Report: Mobile Wallets Falling Flat on Repeat Usage
Although consumers continue to adopt and use mobile wallets such as Apple Pay, Android Pay and Samsung Pay, new evidence indicates that such wallets are largely failing to drive repeat usage. A report released Aug. 17 by Javelin Strategy and Research found that mean mobile wallet usage has declined 20 percent over the past three years—to 3.0 purchases a month in 2015 from 3.7 in 2013. The reason for the drop is quite simple, according to Javelin: mobile wallet providers “are failing to show consumers clear reasons to reach for their phones instead of their credit or debit cards,” the firm said in a news release.
Consumer adoption of mobile wallets, including those offered by merchants, banks and the “Pays,” has nearly doubled over the same period, from 11 percent of smartphone owners in 2013, to 21 percent in 2015. Even though providers are attracting adoption and first-time use, they’re failing to compel repeat usage, causing overall monthly usage rates to decline. To drive repeat use, providers should stop positioning mobile wallets as replacements for plastic payment cards, Javelin said. Instead, they should focus on enhancing the purchasing experience in ways that cards cannot.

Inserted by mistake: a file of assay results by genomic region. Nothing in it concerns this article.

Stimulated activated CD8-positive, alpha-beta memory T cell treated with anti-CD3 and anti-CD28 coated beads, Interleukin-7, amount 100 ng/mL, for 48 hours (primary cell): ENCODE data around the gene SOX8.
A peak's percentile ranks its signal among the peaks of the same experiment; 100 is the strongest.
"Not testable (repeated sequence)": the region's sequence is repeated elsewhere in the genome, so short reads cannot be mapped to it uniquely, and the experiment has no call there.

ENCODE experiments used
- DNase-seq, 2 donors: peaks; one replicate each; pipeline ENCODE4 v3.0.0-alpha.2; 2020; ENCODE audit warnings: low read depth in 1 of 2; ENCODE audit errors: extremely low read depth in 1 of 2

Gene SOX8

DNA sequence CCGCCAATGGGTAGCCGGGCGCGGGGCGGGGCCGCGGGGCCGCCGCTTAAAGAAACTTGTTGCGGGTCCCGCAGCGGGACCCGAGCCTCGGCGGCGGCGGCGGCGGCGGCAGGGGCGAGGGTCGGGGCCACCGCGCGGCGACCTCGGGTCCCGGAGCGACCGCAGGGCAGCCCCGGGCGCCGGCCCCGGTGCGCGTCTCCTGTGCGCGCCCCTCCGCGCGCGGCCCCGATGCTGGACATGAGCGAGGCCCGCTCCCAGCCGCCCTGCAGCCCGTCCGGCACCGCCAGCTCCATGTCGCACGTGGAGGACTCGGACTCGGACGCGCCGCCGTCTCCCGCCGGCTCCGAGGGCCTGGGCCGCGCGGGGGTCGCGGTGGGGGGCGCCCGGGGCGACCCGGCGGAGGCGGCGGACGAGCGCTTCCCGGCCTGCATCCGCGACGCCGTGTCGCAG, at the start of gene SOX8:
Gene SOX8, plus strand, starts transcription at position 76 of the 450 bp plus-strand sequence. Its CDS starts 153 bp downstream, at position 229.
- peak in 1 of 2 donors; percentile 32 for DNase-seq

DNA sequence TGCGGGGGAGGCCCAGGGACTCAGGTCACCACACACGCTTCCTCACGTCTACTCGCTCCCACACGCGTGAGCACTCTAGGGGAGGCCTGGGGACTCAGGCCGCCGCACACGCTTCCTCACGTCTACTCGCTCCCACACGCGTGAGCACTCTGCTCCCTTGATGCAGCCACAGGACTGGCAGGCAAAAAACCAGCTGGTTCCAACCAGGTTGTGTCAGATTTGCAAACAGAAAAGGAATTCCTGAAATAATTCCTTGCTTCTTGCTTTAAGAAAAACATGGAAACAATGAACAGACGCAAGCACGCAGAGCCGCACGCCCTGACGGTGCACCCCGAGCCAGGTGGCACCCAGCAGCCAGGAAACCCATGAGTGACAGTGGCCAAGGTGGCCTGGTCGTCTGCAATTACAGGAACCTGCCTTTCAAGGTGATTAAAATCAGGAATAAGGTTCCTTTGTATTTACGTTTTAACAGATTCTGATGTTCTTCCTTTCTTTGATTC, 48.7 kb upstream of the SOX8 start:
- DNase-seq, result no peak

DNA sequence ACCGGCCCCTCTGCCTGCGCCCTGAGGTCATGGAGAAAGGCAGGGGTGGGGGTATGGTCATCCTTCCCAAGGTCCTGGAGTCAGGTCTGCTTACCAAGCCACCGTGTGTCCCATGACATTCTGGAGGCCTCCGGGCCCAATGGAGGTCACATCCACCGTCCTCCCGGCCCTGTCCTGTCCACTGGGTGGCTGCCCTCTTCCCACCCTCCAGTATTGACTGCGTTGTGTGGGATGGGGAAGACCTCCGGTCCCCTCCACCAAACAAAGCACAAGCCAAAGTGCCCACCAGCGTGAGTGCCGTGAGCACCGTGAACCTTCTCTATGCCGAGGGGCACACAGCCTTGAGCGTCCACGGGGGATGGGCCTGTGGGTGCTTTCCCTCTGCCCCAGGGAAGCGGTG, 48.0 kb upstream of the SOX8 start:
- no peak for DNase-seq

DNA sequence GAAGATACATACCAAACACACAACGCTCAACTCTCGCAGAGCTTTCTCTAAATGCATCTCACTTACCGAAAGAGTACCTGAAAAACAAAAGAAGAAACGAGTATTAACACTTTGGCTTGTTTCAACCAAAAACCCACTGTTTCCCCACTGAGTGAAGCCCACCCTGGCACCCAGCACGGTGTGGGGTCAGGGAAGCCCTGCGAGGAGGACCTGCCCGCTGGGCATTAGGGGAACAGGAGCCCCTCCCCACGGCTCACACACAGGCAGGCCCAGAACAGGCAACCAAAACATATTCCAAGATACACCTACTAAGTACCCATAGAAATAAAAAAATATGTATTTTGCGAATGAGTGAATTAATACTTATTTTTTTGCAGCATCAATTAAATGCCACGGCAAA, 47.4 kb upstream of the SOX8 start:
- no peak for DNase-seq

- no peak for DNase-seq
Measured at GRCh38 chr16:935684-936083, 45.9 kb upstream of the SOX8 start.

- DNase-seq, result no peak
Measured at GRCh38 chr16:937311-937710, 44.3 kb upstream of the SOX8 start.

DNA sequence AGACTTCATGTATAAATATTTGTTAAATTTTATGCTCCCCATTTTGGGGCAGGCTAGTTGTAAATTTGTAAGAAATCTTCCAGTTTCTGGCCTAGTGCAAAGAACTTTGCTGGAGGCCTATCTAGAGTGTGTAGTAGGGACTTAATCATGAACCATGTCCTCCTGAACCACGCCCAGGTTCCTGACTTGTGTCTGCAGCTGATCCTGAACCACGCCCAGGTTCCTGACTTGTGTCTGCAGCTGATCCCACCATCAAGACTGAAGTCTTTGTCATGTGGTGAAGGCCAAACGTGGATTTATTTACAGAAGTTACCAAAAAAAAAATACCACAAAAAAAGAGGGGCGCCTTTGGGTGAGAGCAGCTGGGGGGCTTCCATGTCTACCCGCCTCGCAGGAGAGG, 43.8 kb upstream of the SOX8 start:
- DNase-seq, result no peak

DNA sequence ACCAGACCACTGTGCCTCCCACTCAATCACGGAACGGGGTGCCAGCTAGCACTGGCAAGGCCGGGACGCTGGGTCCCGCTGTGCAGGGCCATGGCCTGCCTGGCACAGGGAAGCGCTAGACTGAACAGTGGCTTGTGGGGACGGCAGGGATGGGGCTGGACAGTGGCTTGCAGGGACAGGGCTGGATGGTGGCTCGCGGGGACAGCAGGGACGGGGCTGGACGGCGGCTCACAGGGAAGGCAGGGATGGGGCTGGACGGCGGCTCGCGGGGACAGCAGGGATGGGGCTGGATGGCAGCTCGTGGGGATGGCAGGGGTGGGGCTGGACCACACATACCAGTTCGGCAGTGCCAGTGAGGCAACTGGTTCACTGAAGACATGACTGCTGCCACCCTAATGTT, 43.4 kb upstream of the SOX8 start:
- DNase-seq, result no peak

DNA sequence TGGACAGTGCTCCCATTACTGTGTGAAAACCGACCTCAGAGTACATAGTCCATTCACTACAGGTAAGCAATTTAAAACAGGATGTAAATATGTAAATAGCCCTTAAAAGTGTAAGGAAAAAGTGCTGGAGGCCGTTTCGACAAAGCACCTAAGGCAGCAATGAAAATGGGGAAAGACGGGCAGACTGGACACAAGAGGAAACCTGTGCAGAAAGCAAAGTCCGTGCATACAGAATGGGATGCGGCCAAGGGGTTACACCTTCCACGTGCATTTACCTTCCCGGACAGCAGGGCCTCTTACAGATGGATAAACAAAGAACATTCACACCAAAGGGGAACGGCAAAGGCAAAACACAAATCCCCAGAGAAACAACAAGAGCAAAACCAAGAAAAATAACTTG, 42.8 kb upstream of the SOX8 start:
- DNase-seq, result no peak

Another recent report noting sluggish mobile wallet usage cited sales offers, coupons, loyalty integration and order delivery updates as opportunities that have gone largely untapped by mobile wallets. P2P money transfer also has been hailed by many as an especially promising mobile wallet application.